Have you ever thought about competing in Triathlon? Maybe these beginners tips for triathlon will help!
Competing in your first Triathlon needn’t be a daunting experience. Do some essential planning and a bit of research and you will enjoy what should be a great experience and hopefully lead to many more.
These essential tips come from a real life perspective. I have competed in various triathlon distances for 12 years, coached others and carefully balanced two kids, two jobs whilst training for an Ironman long distance Triathlon.
1) Set SMART goals – the road to achieving something epic can be a discouraging prospect. To make the long term goal more manageable both physically and emotionally, always plan shorter goals along the way. These manageable chunks serve to act as stepping stones. For example if your long term goal is to compete in an Olympic distance Triathlon, short term goals along the way could be to swim for a mile, to cycle for 2 hours, and to complete a long distance cycle followed by a 10K.
Make sure all goals are SMART;
Specific to what you are trying to achieve (How will you do it, What do you need to help you, Where will you achieve it)
Measurable – How will you measure your success, what will change from the start to the finish.
Achievable – Is the goal actually something within the realms of possibility for you, can you physically achieve it?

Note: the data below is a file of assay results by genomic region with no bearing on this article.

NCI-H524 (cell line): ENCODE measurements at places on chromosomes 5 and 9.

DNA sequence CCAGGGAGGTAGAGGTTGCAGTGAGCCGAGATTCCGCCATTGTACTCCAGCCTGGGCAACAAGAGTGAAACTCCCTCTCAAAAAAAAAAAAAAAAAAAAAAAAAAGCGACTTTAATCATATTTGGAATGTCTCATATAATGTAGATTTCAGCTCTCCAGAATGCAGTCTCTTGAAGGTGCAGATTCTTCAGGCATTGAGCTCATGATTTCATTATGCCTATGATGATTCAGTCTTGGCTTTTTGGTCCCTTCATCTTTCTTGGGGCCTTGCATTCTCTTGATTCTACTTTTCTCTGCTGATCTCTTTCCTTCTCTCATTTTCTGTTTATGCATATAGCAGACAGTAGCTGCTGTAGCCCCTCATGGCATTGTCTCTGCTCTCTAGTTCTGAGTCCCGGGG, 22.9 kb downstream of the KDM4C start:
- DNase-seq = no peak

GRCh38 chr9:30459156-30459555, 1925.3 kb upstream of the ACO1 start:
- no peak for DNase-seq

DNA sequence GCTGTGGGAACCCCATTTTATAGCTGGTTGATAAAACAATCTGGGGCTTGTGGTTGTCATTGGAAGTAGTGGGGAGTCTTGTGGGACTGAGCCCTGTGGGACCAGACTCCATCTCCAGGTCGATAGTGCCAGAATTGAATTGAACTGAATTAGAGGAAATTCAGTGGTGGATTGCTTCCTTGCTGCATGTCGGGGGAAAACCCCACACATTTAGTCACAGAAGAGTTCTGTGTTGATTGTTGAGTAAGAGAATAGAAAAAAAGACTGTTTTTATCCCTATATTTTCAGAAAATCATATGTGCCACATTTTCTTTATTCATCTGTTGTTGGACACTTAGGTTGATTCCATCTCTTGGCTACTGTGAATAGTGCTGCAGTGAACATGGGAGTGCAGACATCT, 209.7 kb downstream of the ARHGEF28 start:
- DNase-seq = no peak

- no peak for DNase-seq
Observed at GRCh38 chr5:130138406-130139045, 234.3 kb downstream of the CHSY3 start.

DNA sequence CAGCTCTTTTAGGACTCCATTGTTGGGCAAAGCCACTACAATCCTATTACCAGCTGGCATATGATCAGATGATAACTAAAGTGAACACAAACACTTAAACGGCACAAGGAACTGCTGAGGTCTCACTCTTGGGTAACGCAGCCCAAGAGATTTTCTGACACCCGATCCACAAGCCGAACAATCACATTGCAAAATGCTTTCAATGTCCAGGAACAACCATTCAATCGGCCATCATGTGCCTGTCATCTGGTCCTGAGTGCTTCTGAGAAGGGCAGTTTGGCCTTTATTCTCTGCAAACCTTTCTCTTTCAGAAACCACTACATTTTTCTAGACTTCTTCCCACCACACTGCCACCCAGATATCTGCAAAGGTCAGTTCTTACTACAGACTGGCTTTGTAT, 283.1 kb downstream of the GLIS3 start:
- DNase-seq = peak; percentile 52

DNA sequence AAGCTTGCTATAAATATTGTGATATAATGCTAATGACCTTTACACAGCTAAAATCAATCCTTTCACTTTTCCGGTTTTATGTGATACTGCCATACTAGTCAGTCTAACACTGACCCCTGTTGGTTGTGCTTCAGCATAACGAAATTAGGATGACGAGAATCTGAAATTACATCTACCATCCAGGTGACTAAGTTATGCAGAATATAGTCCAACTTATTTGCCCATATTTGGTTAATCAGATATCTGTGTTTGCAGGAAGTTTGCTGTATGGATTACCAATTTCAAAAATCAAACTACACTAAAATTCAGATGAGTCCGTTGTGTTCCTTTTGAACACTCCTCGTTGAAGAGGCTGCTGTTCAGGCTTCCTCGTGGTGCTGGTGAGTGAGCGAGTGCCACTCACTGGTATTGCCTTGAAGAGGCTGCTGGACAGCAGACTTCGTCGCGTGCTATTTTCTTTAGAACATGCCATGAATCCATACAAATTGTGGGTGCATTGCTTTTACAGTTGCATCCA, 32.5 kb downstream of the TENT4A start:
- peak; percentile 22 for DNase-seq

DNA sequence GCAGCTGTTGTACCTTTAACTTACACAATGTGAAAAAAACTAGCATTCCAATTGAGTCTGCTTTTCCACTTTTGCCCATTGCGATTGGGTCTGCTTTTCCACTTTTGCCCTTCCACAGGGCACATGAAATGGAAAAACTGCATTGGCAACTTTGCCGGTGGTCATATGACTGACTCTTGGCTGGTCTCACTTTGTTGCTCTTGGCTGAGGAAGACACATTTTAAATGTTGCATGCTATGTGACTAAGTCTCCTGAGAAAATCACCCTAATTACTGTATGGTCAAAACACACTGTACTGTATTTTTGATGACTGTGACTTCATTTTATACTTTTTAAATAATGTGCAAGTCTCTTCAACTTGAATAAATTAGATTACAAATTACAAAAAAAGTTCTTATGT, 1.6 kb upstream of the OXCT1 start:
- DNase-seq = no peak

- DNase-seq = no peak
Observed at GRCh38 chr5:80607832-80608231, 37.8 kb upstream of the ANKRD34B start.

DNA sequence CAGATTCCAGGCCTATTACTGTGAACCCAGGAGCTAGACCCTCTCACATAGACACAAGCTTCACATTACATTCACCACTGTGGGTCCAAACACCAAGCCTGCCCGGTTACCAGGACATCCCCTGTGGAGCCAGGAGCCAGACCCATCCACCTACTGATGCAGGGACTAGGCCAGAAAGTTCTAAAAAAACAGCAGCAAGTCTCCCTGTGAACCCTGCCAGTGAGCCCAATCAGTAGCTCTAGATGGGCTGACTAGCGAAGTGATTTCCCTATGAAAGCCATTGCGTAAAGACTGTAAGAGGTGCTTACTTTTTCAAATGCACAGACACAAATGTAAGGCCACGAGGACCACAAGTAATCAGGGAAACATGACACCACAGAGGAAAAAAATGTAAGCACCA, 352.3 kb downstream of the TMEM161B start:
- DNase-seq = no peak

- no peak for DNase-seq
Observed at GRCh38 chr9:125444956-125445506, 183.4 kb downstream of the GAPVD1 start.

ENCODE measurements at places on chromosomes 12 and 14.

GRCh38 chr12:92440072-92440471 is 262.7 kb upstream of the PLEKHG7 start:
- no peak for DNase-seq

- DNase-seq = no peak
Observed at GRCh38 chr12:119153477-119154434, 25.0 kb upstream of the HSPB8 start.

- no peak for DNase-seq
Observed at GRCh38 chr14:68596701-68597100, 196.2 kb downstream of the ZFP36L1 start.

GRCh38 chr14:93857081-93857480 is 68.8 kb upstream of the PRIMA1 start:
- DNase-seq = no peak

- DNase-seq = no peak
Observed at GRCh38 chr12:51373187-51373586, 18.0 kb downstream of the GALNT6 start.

Realistic – Will the goal fit into your lifestyle, ie; can you balance it with family or other important commitments.
Time Based – when will you aim to achieve the goal by? – 3 months?, 1 year?
It helps to tell people your goals, there’s nothing like the threat of public failure to keep you pushing on, posting on social media will help with this.
2) Go online – the internet can provide additional support and research. A simple Google search will reveal thousands of sites to help someone get started in Triathlon. To give you a decent starting point, below are a selection of keys sites to get your teeth into:
* http://www.jbst.com – Joe Beer is a top Triathlon coach with an excellent site which provides plenty of training tips for beginners and experts alike.
* http://www.220triathlon.com/training/training-plans/ – The UKs longest running Triathlon magazine has excellent contributors who produce excellent content, kit reviews, race reviews, tips and training programs.
* http://www.tritalk.co.uk/ – the UKs leading forum for triathletes provides a wealth of advice and experience from a huge community of helpful contributors.
3) Join a club – The club network in the UK is now vast, there is bound to be one nearby, always friendly and ready to accept new members. They cater for all ages and abilities and will provide a surefire way to develop you as an individual. You can choose to take as much or as little from the experience, whether you immerse yourself in the social side, the club organisation or just the training. If you choose not to join a club, always aim to compete in your local club run triathlon. These smaller events are always well supported and organised, supporting them ensures the grass roots of this great sport will continue to grow.
For a comprehensive list of all Triathlon Clubs in the UK please visit: